KBWCA members are among thousands of barbed wire and fencing tool collectors throughout the world. The KBWCA and other clubs across the nation provide collectors with an opportunity to share information, add to their collections, and to keep in contact with each other.
One of the most unusual specimens in the museums collection is an authentic Ravens nest built primarily of barbed wire. When Leo Schugart, engineer for the Missouri Pacific Railroad, discovered the unusual object in a tree in Greeley County near the railroad right-of-way, he returned to investigate. The nest is comprised of hundreds of short pieces of barbed wire along with twigs and other unusual items picked up in the fields by crows. The crows lined the nest with grass to provide a cushion for their eggs. Schugart collected the nest in the 1960s, and it was placed on display in the original museum in 1971. This massive nest is a tribute to the ingenuity of these feathered creatures.
The Museum as a Learning Center
The Kansas Barbed Wire Museum is also the headquarters of The Antique Barbed Wire Society (ABWS). The ABWS offers certified appraisal services for barbed wire collections, information for new collectors and information for researchers. The ABWS publishes the official magazine of the hobby, The Barbed Wire Collector, and distributes the Barbed Wire Encyclopedia, the official barbed wire collectors' guide. Check out the ABWS website for more information.
The Larry Greer Research Center, located in the Antique Barbed Wire Society annex, is the most extensive patent and research library for barbed wire and related fencing items. The Center houses a comprehensive collection of fencing-related United States Patents, patent indices, and other reference materials. The Center is named after Larry Greer, a barbed wire collector who has dedicated over 30 years to conducting exhaustive research on inventions of fencing-related items and tools. Greer has published hundreds of articles in various magazines and club newsletters. Collections also include materials and histories of the numerous barbed wire collectors' clubs that have existed across the United States over the past 50 years. The Center may be accessed during regular museum hours or by special arrangement.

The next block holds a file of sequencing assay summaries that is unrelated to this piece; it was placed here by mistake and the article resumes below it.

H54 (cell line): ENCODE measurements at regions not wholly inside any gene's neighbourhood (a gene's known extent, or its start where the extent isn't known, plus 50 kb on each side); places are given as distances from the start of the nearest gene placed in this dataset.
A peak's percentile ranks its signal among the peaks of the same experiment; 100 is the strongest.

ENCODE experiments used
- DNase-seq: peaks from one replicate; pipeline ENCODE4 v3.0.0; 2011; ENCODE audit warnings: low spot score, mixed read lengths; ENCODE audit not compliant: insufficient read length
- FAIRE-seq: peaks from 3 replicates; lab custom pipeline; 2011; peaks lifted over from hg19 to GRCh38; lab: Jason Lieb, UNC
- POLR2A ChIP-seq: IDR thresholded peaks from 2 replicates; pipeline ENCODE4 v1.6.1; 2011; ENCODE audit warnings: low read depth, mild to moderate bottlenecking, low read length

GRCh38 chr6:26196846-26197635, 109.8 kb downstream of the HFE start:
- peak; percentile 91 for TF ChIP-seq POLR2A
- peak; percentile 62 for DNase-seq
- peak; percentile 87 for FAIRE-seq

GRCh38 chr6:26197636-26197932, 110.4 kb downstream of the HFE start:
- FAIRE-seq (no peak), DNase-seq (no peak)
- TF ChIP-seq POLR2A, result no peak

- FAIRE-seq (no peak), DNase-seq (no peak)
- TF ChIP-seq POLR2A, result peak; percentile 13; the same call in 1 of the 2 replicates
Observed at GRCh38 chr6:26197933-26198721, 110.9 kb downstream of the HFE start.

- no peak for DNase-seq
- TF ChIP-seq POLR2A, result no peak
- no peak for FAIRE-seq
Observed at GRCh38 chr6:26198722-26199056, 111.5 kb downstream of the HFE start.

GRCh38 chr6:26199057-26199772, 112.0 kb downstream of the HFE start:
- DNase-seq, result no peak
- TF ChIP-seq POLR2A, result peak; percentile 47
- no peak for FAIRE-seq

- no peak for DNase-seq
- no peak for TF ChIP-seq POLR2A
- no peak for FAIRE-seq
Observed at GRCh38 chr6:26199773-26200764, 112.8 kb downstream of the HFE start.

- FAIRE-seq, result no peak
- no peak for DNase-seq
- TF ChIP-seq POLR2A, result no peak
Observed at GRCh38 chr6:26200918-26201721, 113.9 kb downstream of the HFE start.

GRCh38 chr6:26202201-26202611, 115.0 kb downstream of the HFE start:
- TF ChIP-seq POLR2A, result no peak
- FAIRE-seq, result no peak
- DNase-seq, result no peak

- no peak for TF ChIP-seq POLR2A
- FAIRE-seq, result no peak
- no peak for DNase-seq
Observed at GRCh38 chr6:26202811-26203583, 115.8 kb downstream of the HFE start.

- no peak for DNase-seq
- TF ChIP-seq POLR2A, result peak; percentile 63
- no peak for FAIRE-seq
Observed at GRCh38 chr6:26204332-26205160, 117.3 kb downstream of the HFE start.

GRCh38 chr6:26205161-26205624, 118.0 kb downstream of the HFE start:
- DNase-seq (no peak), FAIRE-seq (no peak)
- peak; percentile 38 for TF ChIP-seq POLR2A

The Donald Taylor Memorial Library, housed within the Larry Greer Research Center, is an extension of the research collections with books and publications related to the history of barbed wire and barbed wire collecting. The Collection is named after Donald Taylor who was instrumental in the construction of the new museum facility in 1991. In addition to his library collections, a portion of Taylor's personal wire collection has been developed into a traveling exhibition available to museums, libraries, and schools. Library materials are available for in-house research.
The Harold and Lanell Hagemeier Conference Room, located in the Antique Barbed Wire Society annex is available for museum and Society programming and community functions. The fully accessible facility can seat up to 60 people depending upon table and seating configuration. The room is equipped with a kitchenette and restroom. WiFi, cable tv, and telephone service is also available. Groups interested in renting the facility may contact the museum office.
Become a Part of the Museum
Memberships are available to the Kansas Barbed Wire Museum and the Kansas Barbed Wire Collectors' Association for persons interested in collecting or preserving the history of barbed wire. At present, the museum depends upon donations to meet operating expenses. Click on the link, or contact the museum for further information.
The museum also offers volunteer opportunities to work as docents, work in exhibit construction, and to help with special programs and events. Students may have opportunities for internships to gain hands-on experience in collections management or work on historical research projects in western history.